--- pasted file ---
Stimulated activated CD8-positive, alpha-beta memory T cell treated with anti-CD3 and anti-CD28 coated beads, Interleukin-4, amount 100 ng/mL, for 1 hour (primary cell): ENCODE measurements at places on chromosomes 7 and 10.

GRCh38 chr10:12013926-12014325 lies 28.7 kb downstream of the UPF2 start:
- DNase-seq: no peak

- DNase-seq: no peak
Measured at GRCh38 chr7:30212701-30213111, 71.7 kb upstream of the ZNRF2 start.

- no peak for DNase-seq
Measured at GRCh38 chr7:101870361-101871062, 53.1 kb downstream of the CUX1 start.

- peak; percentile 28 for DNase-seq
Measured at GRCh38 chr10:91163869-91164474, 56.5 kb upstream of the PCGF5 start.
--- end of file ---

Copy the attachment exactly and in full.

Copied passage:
Stimulated activated CD8-positive, alpha-beta memory T cell treated with anti-CD3 and anti-CD28 coated beads, Interleukin-4, amount 100 ng/mL, for 1 hour (primary cell): ENCODE measurements at places on chromosomes 7 and 10.

GRCh38 chr10:12013926-12014325 lies 28.7 kb downstream of the UPF2 start:
- DNase-seq: no peak

- DNase-seq: no peak
Measured at GRCh38 chr7:30212701-30213111, 71.7 kb upstream of the ZNRF2 start.

- no peak for DNase-seq
Measured at GRCh38 chr7:101870361-101871062, 53.1 kb downstream of the CUX1 start.

- peak; percentile 28 for DNase-seq
Measured at GRCh38 chr10:91163869-91164474, 56.5 kb upstream of the PCGF5 start.